Faculty Led Projects

2014-2015 Faculty-Led Projects

The Governors’ Climate & Forests Task Force - Professor William Boyd

GCF is a unique subnational collaboration between 19 states and provinces from Brazil, Indonesia, Mexico, Nigeria, Peru, and the United States that is working to develop regulatory frameworks to reduce emissions from deforestation and land use change.  All students are invited to assist the GCF with a variety of projects and research efforts. 

The Acequia Project - Professor Sarah Krakoff

This is an environmental justice project of the Getches-Wilkinson Center that assists low-income farmers in the San Luis Valley with protecting their water rights and their long-standing sustainable farming practices.  Student volunteers will travel to the Valley, meet with irrigators whose families have lived there for centuries, and assist with drafting by-laws, articles of incorporation, and in some cases litigation concerning water rights establishment and protection.  

Consumer Empowerment Project – Professor Amy Schmitz

This is a non-profit consumer education and advocacy project that aims to provide helpful and independent information.  Volunteers will write short blogs on hot topics having to do with financial tips, being a smart consumer, student financial strategies, digital privacy, debt collection, credit card rules, and other consumer issues.  Students also will assist a "back-to-school" campaign to raise awareness regarding financial and consumer resources at CU.

Other helpful links:

Blogging Instructions | Fall 2014 Flyer

Colorado Innocence Project - Professor Ann England

The Colorado Innocence Project at CU is a student organization that works to free the wrongly convicted.  It is an entirely volunteer organization that is run and housed at CU Law.  On Public Service Day we will train students who are interested during the 2013-2014 school year. Students must be willing to commit 1 hour per week to the project. 

The Pro Bono Research and Writing Project - Professor Amy Griffin

This project seeks to help Colorado Legal Services attorneys provide high quality civil legal services in Colorado by matching law students with CLS attorneys who can benefit from students’ legal research and writing skills.  You can volunteer for a specific project when it meets your interests and fits your schedule.  Both Professor Amy Griffin, a legal writing professor, and Professor Robert Linz, a librarian, will be available to give advice as you work on these projects.

Record and Arrest Sealing – Professors Colene Robinson & Ann England

Be part of a volunteer core partnering with the Women’s Bean Project, a social enterprise that provides transitional employment for chronically unemployed and impoverished women.  Our goal is to help these women seal their arrest records that might be preventing them from getting full-time employment.  

Past Projects:

Access to Justice Commission Project: A Public Service Pledge project led by Professors Hart and Griffin   

Watch this video to learn more

Access to Justice Commission works to expand access to justice in civil legal matters.  The Access to Justice Commission is a group appointed by the Colorado Supreme Court, the Legislature, Colorado Legal Services, and the Governor.  The Commission will be holding seven hearings this fall throughout the state,  each designed to highlight access to justice needs in different communities.  The information gathered at the hearings will then be developed into a report, which the Commissioners would like to release in January 2014.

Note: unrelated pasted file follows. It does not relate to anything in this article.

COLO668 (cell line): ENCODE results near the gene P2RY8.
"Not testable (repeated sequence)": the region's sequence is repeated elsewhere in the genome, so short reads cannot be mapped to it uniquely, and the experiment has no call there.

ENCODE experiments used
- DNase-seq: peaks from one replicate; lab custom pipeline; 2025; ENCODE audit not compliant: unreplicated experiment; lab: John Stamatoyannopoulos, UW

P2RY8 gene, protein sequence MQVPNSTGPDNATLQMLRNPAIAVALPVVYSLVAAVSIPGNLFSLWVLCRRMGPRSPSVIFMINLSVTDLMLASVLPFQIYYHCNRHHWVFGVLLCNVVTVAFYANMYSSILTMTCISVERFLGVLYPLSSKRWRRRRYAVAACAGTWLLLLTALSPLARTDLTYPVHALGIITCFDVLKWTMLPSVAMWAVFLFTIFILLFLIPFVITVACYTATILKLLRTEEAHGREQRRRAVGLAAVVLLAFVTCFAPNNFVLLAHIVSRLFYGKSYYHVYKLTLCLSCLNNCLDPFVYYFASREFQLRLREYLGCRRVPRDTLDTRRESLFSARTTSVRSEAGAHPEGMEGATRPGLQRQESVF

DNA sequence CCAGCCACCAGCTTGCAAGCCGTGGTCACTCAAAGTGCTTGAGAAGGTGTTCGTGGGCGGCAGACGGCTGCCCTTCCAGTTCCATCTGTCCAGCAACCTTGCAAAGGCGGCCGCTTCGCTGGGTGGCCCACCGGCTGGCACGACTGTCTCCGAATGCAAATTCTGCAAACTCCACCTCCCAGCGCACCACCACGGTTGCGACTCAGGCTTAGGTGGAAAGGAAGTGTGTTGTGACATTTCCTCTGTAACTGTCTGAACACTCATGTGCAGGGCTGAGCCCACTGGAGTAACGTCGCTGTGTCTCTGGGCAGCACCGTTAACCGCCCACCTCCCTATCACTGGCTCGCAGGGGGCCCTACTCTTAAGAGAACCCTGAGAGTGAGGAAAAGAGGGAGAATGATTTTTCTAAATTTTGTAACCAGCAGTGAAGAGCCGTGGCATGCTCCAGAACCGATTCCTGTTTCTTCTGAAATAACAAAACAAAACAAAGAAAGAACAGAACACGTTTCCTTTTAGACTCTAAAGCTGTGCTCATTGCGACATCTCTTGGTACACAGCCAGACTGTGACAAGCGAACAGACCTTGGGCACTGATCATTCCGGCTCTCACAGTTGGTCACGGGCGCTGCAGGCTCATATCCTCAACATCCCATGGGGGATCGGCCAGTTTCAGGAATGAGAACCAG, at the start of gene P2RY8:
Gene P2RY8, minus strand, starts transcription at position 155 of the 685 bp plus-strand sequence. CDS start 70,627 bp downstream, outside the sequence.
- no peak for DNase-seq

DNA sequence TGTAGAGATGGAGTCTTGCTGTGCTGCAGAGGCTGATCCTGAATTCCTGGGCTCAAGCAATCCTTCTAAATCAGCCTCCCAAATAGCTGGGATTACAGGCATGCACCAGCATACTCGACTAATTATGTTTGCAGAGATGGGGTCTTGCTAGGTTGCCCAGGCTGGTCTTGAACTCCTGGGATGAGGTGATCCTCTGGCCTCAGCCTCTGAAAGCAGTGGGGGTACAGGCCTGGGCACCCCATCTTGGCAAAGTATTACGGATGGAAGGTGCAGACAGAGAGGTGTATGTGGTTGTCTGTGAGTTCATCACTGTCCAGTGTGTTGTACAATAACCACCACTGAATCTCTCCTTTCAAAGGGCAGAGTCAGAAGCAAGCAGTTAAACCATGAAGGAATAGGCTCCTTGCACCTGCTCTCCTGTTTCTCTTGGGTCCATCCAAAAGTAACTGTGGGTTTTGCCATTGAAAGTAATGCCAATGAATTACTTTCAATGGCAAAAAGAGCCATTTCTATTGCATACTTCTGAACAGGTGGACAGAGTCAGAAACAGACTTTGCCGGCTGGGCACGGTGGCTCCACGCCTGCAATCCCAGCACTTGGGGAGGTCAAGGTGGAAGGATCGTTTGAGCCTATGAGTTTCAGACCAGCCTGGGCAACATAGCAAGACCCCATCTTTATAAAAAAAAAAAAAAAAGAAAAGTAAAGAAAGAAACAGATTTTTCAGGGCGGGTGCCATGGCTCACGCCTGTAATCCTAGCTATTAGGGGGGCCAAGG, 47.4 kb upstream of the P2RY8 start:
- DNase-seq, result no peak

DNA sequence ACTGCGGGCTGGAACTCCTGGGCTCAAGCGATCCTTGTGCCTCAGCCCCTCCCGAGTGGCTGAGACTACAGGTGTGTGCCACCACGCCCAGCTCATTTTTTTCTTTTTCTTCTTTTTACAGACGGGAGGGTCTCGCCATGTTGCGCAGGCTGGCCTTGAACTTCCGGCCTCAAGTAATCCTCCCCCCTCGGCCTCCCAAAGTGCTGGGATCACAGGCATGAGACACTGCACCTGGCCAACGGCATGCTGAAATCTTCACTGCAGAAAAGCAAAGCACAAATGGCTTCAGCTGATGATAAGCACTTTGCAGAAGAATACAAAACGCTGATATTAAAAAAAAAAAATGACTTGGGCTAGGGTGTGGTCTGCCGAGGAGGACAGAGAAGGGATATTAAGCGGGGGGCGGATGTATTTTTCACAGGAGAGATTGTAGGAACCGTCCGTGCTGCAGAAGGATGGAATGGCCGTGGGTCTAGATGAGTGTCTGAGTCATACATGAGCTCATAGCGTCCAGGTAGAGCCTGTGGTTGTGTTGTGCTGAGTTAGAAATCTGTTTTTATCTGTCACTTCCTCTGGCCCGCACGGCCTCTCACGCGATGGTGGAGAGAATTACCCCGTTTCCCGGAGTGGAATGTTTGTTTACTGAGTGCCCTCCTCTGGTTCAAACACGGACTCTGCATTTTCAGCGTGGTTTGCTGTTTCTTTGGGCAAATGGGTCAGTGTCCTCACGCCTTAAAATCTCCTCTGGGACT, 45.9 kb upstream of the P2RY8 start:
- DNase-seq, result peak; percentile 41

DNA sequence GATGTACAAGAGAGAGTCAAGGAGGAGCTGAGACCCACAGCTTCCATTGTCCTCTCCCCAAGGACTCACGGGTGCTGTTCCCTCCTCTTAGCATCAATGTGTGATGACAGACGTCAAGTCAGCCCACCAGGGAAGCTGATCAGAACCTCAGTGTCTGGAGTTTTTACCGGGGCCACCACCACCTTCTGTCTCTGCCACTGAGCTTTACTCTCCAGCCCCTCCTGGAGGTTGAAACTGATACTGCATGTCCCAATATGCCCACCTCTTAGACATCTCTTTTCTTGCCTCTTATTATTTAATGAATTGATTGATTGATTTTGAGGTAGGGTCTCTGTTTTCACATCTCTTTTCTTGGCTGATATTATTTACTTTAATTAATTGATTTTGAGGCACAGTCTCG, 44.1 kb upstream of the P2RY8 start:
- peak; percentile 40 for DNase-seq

Volunteers on this project will attend the hearings, take detailed notes, and work with both members of the Commission and the Bar Association on the report of the Commission's findings.  Students will not only have the opportunity to work with those improving access to justice in Colorado, but will also gain valuable writing experience.   Time commitment is approximately 10-15 hours in the fall semester.

For more information, please contact Professor Griffin at amy.griffin@colorado.edu.

The Colorado DACA Support Program. A  Public Service Pledge Project Led by Professor Hart and Professor Chapin  

Thousands of young students living in Colorado today were brought to the United States when they were minors and are living in the country without documentation.  The federal government has created a program --  Deferred Action for Childhood Arrivals -- that allows these young people to apply for documents in order to get work permits and other benefits that will enable them to participate more fully in society.  The Colorado DACA Support Program assists eligible students in understanding the legal concerns that surround DACA requests, and compiling and completing the requests.  Through generous private donations, the Colorado DACA Support Program covers most of the costs of the DACA request process, thus ensuring that economic need does not provide an insurmountable barrier for a young person seeking this path to participation.

All law students may participate. Spanish skills are helpful, but not necessary.  Students will spend an estimated 20 hours per semester on this project.

If you are interested in the DACA support program, please contact Professor Hart at melissa.hart@colorado.edu or Professor Chapin at violeta.chapin@colorado.edu